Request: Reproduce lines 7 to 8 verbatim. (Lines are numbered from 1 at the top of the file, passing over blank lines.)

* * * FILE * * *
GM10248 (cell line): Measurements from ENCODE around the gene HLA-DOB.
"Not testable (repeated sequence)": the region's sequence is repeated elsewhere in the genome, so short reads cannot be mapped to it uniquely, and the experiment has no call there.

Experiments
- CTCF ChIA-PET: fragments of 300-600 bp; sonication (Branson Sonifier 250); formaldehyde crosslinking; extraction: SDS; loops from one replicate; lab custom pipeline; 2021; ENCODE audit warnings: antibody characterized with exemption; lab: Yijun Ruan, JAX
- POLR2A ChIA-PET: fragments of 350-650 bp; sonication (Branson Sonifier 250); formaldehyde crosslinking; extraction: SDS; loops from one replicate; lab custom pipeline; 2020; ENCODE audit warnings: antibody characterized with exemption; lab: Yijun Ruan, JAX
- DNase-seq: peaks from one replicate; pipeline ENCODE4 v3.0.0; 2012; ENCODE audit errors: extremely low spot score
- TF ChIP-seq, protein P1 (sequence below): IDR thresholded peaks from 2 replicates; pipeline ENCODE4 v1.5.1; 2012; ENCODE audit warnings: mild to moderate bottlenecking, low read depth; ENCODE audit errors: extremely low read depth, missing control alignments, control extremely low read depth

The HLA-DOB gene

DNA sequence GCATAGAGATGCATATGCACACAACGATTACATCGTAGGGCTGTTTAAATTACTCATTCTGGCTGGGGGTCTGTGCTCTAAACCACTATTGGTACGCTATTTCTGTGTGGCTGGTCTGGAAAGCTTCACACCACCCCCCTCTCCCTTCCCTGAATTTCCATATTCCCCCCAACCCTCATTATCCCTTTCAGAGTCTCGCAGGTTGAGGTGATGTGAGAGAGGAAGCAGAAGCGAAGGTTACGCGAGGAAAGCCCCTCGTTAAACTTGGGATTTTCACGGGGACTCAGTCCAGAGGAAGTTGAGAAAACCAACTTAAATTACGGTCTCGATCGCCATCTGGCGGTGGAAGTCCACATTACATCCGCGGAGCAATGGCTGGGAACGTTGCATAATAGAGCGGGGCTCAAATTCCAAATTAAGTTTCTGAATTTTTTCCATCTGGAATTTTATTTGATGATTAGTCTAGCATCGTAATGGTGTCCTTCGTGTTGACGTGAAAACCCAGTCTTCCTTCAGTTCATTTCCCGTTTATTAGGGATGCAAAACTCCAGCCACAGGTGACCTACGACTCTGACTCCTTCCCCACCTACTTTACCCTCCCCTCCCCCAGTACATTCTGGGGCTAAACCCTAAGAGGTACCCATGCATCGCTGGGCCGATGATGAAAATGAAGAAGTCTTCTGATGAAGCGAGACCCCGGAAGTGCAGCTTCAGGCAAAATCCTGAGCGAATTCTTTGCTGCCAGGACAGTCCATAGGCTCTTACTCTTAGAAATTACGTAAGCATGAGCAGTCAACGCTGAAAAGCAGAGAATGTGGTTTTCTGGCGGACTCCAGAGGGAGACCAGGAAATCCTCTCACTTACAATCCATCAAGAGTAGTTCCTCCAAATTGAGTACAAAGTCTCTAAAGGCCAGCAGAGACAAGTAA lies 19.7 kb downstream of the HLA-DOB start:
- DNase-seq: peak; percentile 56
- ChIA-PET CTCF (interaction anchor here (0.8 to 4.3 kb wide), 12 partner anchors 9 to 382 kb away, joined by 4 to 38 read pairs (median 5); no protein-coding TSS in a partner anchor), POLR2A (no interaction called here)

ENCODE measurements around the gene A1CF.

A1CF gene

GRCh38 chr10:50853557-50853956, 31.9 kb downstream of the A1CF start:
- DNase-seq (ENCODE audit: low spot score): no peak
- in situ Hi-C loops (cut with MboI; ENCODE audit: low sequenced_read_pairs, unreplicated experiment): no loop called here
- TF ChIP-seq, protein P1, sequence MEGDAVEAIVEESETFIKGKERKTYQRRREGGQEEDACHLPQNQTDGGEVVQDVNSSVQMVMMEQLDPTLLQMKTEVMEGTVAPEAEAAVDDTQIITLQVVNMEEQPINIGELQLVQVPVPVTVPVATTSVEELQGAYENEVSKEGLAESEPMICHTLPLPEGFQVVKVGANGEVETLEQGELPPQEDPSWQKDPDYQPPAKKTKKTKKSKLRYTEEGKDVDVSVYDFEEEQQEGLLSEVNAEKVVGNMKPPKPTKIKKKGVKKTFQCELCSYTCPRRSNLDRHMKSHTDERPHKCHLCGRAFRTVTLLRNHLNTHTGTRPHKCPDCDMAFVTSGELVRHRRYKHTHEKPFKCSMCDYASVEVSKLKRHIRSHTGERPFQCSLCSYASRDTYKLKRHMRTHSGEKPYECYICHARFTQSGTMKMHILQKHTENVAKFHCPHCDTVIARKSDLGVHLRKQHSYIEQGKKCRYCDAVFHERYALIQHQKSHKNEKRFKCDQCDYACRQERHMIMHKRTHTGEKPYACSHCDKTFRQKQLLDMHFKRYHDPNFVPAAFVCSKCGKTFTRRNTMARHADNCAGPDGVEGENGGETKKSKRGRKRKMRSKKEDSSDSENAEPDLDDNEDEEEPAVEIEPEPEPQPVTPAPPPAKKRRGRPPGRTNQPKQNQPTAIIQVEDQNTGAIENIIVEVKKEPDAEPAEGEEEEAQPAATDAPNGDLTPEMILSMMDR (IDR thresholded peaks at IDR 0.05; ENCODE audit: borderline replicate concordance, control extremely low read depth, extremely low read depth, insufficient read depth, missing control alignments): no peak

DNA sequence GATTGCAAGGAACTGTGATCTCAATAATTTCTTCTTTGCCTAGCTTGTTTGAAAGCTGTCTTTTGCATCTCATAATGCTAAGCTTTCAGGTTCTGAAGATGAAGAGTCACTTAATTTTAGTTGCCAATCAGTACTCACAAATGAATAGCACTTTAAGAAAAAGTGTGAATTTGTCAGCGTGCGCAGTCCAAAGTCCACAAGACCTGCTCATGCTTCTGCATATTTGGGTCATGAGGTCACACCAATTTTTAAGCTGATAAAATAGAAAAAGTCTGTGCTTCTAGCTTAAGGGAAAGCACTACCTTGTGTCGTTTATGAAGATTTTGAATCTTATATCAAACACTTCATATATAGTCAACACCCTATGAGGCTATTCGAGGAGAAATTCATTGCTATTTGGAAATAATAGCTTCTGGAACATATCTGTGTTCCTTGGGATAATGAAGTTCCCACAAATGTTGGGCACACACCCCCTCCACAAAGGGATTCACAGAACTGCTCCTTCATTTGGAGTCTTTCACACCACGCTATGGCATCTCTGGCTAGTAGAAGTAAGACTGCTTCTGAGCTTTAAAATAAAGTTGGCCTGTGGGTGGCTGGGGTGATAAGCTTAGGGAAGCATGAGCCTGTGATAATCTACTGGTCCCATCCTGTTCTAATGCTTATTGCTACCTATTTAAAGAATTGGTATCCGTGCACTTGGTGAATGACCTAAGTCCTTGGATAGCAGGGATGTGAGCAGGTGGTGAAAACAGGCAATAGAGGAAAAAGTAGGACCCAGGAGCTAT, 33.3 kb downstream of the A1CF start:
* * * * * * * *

- TF ChIP-seq, protein P1 (sequence below): IDR thresholded peaks from 2 replicates; pipeline ENCODE4 v1.5.1; 2012; ENCODE audit warnings: mild to moderate bottlenecking, low read depth; ENCODE audit errors: extremely low read depth, missing control alignments, control extremely low read depth

The HLA-DOB gene